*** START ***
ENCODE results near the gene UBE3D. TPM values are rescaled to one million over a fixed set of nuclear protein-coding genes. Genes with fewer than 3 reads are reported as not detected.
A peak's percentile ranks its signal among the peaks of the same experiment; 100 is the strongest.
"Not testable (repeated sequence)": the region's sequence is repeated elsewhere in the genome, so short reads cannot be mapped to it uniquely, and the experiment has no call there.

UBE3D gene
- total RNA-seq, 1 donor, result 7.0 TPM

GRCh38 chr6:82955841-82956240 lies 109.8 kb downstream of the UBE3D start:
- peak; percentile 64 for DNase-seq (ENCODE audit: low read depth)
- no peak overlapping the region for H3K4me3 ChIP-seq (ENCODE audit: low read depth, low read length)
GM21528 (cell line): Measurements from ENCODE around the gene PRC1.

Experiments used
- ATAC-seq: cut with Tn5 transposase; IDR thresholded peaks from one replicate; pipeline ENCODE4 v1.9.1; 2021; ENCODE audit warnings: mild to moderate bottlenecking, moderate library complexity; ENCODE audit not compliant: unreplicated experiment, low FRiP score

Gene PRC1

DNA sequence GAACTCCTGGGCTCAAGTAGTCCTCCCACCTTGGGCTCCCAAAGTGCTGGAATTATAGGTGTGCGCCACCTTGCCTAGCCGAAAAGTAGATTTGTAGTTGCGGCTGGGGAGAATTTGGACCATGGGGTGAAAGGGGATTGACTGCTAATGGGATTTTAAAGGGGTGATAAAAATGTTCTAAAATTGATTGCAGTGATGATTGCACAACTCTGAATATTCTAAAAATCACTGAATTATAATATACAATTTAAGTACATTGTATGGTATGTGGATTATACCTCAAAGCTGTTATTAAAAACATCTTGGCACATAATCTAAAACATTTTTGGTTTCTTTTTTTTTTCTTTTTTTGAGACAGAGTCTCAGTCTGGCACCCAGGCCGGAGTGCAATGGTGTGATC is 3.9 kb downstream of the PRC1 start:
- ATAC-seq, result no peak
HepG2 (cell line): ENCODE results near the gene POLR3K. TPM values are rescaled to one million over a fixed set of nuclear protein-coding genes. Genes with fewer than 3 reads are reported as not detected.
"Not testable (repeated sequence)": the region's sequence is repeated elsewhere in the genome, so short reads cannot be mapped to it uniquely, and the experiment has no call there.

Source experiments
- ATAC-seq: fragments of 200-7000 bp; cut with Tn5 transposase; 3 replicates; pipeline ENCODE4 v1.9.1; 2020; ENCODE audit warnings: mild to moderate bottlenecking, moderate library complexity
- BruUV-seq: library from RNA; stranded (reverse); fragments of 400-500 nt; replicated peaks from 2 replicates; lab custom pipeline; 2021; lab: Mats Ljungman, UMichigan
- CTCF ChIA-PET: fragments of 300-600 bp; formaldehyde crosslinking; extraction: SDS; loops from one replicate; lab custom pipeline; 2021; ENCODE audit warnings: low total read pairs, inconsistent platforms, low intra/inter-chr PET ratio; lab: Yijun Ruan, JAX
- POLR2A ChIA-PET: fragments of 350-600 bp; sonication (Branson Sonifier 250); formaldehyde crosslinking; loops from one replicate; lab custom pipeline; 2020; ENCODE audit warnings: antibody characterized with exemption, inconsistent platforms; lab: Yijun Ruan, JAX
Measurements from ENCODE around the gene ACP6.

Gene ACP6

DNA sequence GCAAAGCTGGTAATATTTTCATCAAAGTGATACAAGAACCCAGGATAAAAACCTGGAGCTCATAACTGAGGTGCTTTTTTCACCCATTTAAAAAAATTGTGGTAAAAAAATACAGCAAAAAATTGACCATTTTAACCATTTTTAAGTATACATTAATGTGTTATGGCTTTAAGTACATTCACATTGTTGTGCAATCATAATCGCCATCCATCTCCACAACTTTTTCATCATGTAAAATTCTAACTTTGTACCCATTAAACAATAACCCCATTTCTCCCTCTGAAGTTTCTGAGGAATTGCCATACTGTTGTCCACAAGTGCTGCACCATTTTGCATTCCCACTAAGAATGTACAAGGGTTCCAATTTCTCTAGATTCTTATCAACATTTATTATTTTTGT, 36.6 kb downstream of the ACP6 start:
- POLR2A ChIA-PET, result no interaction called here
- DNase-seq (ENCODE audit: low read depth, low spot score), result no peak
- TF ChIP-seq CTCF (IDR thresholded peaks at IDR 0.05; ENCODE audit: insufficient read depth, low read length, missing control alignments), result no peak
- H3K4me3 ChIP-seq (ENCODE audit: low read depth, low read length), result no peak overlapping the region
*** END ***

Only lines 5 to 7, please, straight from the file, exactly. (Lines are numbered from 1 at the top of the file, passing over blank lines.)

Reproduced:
- total RNA-seq, 1 donor, result 7.0 TPM

GRCh38 chr6:82955841-82956240 lies 109.8 kb downstream of the UBE3D start:
- peak; percentile 64 for DNase-seq (ENCODE audit: low read depth)